You have been tasked to organize the next Thanksgiving party for the whole clan. Or on a larger scale, you have been asked by your boss to plan the company’s 10th-anniversary celebration. Whatever the reason, any event may sound stressful at first. But with a good foundation, planning one can be an easy task.
Ask the Right Questions
It all starts with asking yourself the following questions: Why are you doing this program? What are your goals? What do you get out of this event? Have similar programs been done before? How are people going to respond? Once you have answers on these questions, you can start with the following.
Assess Your Needs
Who are the people attending the event and what will they get? How will you advertise it? You need to identify the scope of the event and the marketing strategies you will employ. Consider the needs of the audience, too, and how they can be met.
Develop Your Objectives
This is a very critical step in the process. After knowing the purpose of your event and the people attending, find out what you want to achieve through the event. Is it a social event? A charity concert? Consider the resources and themes, as well. The clarity of the goals is essential for you in proceeding forward.
Organize Your Plans
When you know what you want and what to do, laying out the time frame for the event means how much preparations can be done before the day of the event. Use the timetable to allocate resources, contact suppliers, and foresee the event.
For instance, a large-scale event such as a rock concert in Savannah, Georgia may require a rigging company for moving stages and heavy equipment. It will also need lighting and sound production values and a crew to operate them.
The time frame should cover at least these factors before the event: date (is it convenient for the participants and people involved?), location (accessibility, tables, chairs, ticket booths, stage), and time and day (arrival of participants, and possible conflicts in the schedule). If you’re inviting a special guest speaker or performer, have contracts and negotiations settled alongside venue requirements and budget allocations.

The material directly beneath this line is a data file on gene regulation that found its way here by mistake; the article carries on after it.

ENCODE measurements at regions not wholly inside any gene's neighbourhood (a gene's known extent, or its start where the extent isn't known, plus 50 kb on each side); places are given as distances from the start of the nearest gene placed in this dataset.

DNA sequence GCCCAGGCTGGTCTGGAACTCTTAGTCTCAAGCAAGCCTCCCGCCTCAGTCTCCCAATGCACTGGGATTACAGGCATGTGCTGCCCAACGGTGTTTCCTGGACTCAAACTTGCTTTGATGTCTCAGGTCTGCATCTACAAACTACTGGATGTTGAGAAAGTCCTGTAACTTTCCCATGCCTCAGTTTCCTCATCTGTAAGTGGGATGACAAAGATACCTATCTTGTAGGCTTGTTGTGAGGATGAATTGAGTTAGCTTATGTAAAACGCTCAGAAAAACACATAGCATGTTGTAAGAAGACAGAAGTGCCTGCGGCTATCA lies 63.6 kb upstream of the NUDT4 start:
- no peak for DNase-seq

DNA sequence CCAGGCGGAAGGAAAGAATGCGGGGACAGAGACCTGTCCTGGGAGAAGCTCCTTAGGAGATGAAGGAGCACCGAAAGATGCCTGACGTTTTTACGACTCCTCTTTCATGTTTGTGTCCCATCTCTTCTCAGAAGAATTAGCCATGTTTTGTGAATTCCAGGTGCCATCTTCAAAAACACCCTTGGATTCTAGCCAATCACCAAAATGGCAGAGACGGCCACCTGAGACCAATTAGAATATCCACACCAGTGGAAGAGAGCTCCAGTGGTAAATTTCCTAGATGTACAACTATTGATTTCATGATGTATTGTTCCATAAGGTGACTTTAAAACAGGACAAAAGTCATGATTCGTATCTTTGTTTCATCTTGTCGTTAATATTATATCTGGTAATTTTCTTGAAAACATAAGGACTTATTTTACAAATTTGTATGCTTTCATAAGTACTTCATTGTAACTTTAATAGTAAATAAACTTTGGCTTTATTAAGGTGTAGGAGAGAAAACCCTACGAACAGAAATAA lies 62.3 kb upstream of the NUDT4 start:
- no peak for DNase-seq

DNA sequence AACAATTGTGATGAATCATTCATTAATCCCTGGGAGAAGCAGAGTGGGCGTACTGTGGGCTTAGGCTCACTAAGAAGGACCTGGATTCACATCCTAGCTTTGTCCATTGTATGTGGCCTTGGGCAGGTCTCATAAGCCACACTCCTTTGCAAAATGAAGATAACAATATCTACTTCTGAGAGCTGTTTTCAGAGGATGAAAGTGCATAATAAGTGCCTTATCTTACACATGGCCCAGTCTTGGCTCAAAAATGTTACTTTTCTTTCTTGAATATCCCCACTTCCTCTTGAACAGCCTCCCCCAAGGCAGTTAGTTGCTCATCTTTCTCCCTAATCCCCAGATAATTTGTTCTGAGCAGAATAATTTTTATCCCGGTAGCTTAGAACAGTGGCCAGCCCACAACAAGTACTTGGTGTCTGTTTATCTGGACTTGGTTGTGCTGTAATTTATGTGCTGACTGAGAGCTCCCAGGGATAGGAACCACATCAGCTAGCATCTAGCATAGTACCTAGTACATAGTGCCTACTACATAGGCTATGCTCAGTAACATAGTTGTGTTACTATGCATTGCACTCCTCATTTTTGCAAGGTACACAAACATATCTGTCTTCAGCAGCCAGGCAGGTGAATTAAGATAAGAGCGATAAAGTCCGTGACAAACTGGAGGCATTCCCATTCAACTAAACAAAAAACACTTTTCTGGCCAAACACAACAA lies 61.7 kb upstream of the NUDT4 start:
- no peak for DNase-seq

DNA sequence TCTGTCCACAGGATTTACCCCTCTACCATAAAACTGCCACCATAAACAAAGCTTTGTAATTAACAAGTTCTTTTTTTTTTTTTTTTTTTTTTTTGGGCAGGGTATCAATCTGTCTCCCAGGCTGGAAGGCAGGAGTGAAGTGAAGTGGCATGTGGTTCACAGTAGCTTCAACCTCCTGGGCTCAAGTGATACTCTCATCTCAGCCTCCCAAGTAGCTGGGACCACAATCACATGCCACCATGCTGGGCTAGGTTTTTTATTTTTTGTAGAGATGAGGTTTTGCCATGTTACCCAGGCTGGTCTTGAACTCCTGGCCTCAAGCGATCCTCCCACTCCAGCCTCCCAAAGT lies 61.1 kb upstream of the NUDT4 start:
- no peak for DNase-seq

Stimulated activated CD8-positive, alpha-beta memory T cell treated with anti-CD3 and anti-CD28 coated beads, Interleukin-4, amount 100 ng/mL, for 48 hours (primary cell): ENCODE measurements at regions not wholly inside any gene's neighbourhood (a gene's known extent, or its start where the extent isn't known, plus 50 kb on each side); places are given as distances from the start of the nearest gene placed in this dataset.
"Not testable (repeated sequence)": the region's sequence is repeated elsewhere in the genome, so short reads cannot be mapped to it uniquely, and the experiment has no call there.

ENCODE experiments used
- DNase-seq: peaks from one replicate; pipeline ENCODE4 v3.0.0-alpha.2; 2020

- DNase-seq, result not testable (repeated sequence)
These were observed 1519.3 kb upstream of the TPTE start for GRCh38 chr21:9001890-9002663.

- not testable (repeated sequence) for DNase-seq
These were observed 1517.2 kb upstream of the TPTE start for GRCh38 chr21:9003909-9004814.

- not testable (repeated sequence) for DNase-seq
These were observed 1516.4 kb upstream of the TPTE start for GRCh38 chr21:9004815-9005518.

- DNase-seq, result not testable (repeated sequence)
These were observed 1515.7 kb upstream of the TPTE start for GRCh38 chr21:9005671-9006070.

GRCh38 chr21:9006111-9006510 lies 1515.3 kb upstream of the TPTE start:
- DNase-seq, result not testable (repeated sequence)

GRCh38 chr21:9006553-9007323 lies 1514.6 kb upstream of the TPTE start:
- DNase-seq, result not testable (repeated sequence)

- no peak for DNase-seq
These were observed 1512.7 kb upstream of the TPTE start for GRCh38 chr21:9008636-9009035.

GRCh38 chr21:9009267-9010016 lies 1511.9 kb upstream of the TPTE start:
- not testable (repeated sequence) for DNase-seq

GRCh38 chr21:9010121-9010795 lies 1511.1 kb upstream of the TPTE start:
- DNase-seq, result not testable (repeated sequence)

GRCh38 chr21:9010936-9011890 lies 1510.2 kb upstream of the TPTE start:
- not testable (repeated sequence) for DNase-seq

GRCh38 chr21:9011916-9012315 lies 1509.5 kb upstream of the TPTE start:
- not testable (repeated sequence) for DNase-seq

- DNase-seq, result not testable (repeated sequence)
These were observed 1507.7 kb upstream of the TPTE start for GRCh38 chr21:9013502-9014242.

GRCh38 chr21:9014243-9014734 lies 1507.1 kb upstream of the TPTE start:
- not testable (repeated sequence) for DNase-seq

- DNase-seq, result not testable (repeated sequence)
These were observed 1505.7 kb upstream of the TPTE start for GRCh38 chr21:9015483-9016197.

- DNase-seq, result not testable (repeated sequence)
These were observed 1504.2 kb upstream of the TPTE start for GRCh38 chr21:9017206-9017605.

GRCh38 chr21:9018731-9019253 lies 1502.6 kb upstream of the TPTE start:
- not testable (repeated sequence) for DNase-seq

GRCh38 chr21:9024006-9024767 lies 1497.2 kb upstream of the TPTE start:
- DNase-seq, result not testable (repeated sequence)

Manage the Risks
A lot of factors can play out in events: equipment and electric failure, technical difficulties, earthquakes and other natural disasters, brawls, and last-minute withdrawals from performers and guests. You should be prepared to deal with these kinds of unforeseen situations.
On a smaller scale, these can be your quality control, food and beverage count, and logistic concerns. Think about the elements that can cause risks, as well as the possibilities and severity of such risks. Risk management should be conducted professionally and in order.
- Identify the elements that could or may carry risks
- Identify the risks or hazards closely associated with elements or activities (e.g., a fire breaking out in a pyro-related event)
- Determine possibilities in occurrences and the severity of risks if they do happen
- Prioritize high-risk situations, as they have the most consequences (e.g., stampedes)
- Formulate strategies in risk management (access to the fire department when a fire breaks out or discussing emergency exits)
- Monitor other risks and effective strategies
Depending on the event, (and linking the event to your objectives and goals), you can get feedback in many ways. You can do surveys online or personally ask the attendees’ thoughts post-program. What went according to plan? What failed? What can be improved? While things may (or will) go wrong during the event, preparation can smooth out things and perhaps solve the problem.
If this is your first time conducting an event, congratulations! If you do plan more in the future, take previous experiences as examples as to how you can improve and what you need to avoid to succeed.